The Secret British Campaign to Persuade the U.S. to Enter WWII

In June 1941, the Americans heard of an extraordinary British mission to France occupied by the Nazis. Newspapers, including the Baltimore sun and New York Post, describes in detail how the British parachuted an airfield with shotguns and hand grenades, overpowered the guards and destroyed approximately 30 aircraft. All the members of the team returned alive to Great Britain via torpedo boats, accompanied by 40 German prisoners. It was an incredible story.

She was also fully made up.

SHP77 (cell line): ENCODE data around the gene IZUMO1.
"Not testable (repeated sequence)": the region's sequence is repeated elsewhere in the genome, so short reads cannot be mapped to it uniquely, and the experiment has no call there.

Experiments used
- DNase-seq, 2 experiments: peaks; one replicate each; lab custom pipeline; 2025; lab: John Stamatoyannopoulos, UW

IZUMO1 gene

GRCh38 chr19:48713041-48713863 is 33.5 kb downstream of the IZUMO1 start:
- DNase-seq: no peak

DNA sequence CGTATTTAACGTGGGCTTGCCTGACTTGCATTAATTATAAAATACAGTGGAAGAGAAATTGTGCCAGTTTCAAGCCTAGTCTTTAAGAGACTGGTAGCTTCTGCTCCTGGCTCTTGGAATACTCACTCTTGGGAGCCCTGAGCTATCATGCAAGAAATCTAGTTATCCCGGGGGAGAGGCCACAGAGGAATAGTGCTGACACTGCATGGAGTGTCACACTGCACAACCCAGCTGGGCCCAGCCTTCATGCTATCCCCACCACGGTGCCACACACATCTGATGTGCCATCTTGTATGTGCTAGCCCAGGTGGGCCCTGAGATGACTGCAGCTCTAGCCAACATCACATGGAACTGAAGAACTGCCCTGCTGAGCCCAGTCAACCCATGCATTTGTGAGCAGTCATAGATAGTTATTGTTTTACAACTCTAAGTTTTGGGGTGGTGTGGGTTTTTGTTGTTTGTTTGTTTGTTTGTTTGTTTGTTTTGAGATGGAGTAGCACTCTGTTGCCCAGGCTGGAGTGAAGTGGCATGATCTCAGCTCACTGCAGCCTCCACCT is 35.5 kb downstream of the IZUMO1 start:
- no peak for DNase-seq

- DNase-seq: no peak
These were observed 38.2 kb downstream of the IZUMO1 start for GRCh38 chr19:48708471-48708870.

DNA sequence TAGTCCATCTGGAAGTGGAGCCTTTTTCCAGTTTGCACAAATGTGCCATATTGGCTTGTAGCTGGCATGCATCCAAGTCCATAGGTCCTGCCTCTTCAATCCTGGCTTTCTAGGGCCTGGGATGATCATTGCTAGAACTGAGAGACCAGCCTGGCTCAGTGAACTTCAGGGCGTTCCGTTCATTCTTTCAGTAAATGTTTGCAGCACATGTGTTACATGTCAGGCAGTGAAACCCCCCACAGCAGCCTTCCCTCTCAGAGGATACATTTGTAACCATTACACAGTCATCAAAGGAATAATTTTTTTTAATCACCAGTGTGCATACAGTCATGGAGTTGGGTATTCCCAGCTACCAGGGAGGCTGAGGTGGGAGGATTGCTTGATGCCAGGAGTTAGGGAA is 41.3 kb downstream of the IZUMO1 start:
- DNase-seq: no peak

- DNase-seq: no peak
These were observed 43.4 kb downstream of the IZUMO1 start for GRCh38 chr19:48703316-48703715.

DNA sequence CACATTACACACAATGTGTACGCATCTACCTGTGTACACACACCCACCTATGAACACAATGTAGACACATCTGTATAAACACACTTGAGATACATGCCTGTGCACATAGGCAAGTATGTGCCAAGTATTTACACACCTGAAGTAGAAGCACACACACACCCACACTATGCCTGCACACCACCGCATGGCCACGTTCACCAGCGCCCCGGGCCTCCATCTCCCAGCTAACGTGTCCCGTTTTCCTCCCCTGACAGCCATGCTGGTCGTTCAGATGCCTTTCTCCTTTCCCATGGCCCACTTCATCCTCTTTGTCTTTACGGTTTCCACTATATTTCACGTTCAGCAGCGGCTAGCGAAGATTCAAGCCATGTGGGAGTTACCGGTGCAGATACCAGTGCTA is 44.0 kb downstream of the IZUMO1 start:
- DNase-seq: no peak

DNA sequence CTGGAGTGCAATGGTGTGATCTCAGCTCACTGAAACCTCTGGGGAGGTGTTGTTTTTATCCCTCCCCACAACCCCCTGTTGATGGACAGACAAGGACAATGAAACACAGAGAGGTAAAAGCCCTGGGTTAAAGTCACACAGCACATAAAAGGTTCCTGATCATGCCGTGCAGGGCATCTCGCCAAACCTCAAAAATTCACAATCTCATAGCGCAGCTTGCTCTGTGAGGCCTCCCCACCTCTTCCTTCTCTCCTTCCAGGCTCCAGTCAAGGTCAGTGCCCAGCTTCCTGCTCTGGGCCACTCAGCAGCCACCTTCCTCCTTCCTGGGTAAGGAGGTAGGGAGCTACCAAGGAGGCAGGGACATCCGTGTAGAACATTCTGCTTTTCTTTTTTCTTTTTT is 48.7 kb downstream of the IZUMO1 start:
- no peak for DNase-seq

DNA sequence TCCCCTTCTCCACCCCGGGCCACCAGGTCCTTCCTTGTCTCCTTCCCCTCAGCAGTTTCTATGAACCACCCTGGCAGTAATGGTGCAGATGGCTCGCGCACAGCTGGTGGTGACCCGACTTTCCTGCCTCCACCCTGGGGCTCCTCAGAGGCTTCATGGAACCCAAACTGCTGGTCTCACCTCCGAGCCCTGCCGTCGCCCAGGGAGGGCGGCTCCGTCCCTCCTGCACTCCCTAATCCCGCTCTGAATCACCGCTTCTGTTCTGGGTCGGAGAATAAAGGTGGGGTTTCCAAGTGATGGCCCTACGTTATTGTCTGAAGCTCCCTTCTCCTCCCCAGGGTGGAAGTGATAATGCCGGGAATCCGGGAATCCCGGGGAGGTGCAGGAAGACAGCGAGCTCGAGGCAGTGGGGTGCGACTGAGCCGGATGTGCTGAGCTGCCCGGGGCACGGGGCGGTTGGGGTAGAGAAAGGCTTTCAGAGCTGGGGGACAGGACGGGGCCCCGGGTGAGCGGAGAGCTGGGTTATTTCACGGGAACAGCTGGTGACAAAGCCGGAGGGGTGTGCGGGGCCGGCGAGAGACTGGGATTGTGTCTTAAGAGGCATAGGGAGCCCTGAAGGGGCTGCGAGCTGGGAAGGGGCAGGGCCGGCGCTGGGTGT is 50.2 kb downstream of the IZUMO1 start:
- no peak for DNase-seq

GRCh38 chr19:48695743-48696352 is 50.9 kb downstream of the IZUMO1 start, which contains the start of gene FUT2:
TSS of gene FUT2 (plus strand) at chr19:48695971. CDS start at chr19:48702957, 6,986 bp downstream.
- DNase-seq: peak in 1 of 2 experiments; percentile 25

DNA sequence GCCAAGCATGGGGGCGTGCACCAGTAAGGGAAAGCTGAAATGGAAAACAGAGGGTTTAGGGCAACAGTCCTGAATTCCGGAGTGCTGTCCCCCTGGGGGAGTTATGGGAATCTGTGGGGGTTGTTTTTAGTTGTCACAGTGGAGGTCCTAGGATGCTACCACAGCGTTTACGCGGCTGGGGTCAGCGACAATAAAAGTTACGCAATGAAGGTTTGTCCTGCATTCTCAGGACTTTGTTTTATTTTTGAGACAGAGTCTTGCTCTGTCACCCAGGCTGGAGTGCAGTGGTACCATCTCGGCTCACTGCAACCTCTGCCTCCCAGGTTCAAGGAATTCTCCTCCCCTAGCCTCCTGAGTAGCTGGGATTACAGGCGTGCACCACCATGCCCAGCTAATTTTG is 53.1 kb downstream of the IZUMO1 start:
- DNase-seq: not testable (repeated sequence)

Unbeknownst to the United States, the British foreign intelligence service known as MI6 planted the story in the press as part of a secret influence campaign to convince the country to enter the Second World War. With Hitler aggressively gaining ground across the continent and dropping bombs over London, British Prime Minister Winston Churchill had worriedly lobbied Franklin D. Roosevelt for reinforcements against the Germans, but America firmly resisted to be drawn into another bloody war on the European continent. In May 1940, after the Nazis invaded the Netherlands and France, a Gallup poll reported that only 7% of Americans believed that the United States should declare war on Germany. In April 1941, aviation hero Charles Lindbergh and the America First Committee waged a massively popular campaign against the entry of the United States into World War II, a conflict that many Americans did not consider to be win-win.


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